Dixie Chicks lead vocalist Natalie Maines still isn't planning to apologize for telling a concert audience in London she's ashamed that President Bush is from the trio's home state of Texas. In an interview with 60 Minutes anchor Steve Kroft, Maines said her comment in 2003 "was definitely meant as an insult."
Maines and bandmates Martie Maguire and Emily Robison were profiled in a 60 Minutes segment that aired Sunday (May 14) as part of the media coverage leading up to the May 23 release of their new album, Taking the Long Way.
When Kroft asked Maines if she was sorry for what she said in London, she replied, "No. Sorry about what? Sorry about what? Sorry about not wanting to go to war and not wanting people to die?" Asked if she would do it again, Maines said, "Yeah, I've said so much worse than that, I'm telling you."
The segment was titled "Dixie Chicks: Not Ready to Make Nice," a reference to the first single from the new album. The trio co-wrote the song with Dan Wilson as a response to what happened after they offered their opinions about the Bush administration and the war in Iraq.
Noting that the song was difficult to write, Robison said, "We each felt the same way, but ... we didn't want to make too much light of it. We didn't want it to be too preachy or ... heavier than it was. And after we wrote this song, we felt like it was exactly how we felt."
When Kroft suggested they were pouring salt on a wound, Maines replied, "We didn't write the song thinking about what other people wanted us to say or what would be a hit on radio. I needed to make this record to be able to get past it."
Noting that they couldn't pretend that nothing had happened, Maguire added, "You can't come back going, 'All right, let's pick and grin all over again.'"
Although the song has been a top download on the Internet, the single peaked at No. 36 on Billboard's country singles chart, a list reflecting national radio airplay. Maines said she wasn't surprised at the reaction from country radio programmers.
"I think you explain it that when you're in the corporate world and when that's your livelihood and when 100 people e-mail you that they'll never listen to your station again, you get scared of losing your job," Maines said. "And why did they need to stand up for us? They're not our friends. They're not our family. And they cave."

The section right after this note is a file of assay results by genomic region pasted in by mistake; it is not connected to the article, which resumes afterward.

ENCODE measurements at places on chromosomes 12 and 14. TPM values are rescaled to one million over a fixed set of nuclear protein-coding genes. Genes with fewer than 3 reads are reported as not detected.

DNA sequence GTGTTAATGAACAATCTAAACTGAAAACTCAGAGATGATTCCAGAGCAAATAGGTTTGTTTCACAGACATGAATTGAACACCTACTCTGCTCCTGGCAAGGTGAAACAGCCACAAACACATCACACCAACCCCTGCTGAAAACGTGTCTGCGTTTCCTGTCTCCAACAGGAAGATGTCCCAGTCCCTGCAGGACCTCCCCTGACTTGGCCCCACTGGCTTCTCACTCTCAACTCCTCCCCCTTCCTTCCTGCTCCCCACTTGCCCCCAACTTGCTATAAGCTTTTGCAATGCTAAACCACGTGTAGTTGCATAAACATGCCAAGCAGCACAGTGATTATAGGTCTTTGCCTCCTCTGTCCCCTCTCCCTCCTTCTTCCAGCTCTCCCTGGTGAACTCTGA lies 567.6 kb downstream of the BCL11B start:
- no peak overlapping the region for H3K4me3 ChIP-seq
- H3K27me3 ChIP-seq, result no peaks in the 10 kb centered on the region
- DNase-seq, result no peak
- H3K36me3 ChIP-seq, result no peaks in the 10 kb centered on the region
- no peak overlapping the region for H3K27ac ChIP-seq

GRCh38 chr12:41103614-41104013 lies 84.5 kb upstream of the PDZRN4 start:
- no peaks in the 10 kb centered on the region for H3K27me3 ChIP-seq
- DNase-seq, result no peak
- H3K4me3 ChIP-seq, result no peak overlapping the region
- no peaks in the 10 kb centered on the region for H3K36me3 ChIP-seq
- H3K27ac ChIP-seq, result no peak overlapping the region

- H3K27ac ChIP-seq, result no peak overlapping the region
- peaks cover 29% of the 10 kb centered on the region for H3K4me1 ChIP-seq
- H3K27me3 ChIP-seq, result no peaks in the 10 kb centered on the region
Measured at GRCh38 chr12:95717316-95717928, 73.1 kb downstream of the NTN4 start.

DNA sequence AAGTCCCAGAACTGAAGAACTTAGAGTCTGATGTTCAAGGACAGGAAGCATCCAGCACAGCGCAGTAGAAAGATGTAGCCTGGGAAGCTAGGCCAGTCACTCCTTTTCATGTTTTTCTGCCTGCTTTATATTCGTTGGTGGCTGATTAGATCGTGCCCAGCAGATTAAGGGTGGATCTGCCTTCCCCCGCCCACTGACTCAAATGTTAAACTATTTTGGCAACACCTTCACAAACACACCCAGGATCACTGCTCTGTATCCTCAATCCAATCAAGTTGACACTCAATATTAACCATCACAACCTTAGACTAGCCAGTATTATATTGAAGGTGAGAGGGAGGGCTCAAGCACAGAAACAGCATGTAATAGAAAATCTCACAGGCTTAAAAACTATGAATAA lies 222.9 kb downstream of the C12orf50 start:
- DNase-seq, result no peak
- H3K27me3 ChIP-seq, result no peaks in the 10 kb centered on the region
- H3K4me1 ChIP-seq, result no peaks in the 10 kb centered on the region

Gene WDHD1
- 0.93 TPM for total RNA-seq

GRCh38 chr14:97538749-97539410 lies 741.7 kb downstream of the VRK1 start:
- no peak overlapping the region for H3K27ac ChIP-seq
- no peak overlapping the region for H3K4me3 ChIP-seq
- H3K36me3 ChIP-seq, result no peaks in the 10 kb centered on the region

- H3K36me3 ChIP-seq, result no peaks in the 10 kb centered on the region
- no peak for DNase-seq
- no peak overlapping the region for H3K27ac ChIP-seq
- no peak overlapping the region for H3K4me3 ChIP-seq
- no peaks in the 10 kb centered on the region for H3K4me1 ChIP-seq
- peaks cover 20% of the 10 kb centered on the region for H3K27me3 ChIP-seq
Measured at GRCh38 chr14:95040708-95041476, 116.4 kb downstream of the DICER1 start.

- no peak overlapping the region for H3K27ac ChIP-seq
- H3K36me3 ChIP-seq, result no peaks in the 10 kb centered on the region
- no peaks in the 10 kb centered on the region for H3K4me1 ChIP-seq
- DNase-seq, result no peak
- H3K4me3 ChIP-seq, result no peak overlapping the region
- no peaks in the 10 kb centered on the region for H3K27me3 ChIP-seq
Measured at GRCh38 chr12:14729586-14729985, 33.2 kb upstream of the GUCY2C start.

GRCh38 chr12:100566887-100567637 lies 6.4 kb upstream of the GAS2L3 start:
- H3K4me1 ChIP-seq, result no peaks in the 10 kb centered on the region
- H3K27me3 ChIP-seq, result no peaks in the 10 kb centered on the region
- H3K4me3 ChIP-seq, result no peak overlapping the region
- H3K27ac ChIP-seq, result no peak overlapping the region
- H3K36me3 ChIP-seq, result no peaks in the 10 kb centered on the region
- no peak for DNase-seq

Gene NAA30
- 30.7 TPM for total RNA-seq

Kroft questioned why the Dixie Chicks would risk insulting an audience that provided them success in the first place.
"I think I know where your question's leading, and it goes back to the answer that we don't make decisions based on that," Maines said. "We don't go, 'OK, hmm, our fans are in the red states, so I'm going to play a red, white and blue guitar and put on my 'I love Bush' T-shirt.' And we're not like that because we're not politicians. We're musicians."
Maguire said the Dixie Chicks' fan base doesn't fit the stereotype of today's country music audience. While she did not suggest that the country audience is mostly rednecks, she said, "But over the years, and especially since country music's turned into this redneck thing, it's become kind of a negative. I think for a while, a lot of artists were doing great things that ... were broadening the audience so that country was cool. ... So it makes me sad that it's kind of reverted back to a place that I'm not that proud of, and this is coming from a true country fan. I can't listen to the radio right now."
The 60 Minutes feature also discussed the trio's reaction after Maines received a death threat at a concert in Dallas. The matter was investigated by the FBI and Texas Rangers.
"It was definitely scary because ... it wasn't just somebody wanting to write a hate letter," Maines said. "That was somebody who obviously thought they had a plan."
"You don't know what people are capable of," Robison said. "We had a radio station say they had our picture on the side of one of their vans, and they were just driving down the highway, and then a car pulled up with a shotgun and pointed at them out the window. Just because our picture was on their van."